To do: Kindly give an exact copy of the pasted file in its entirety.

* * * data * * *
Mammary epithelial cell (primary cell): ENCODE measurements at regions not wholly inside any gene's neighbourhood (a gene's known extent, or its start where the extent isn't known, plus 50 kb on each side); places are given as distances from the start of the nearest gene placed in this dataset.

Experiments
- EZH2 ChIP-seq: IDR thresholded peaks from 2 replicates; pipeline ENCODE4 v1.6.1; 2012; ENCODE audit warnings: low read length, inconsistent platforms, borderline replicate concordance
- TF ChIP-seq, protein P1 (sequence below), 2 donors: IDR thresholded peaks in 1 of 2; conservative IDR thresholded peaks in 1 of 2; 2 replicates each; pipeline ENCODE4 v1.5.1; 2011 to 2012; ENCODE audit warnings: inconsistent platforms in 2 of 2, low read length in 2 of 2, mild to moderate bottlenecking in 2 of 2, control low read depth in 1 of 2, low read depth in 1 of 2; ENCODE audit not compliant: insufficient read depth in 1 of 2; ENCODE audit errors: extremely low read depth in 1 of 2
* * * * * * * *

Mammary epithelial cell (primary cell): ENCODE measurements at regions not wholly inside any gene's neighbourhood (a gene's known extent, or its start where the extent isn't known, plus 50 kb on each side); places are given as distances from the start of the nearest gene placed in this dataset.

Experiments
- EZH2 ChIP-seq: IDR thresholded peaks from 2 replicates; pipeline ENCODE4 v1.6.1; 2012; ENCODE audit warnings: low read length, inconsistent platforms, borderline replicate concordance
- TF ChIP-seq, protein P1 (sequence below), 2 donors: IDR thresholded peaks in 1 of 2; conservative IDR thresholded peaks in 1 of 2; 2 replicates each; pipeline ENCODE4 v1.5.1; 2011 to 2012; ENCODE audit warnings: inconsistent platforms in 2 of 2, low read length in 2 of 2, mild to moderate bottlenecking in 2 of 2, control low read depth in 1 of 2, low read depth in 1 of 2; ENCODE audit not compliant: insufficient read depth in 1 of 2; ENCODE audit errors: extremely low read depth in 1 of 2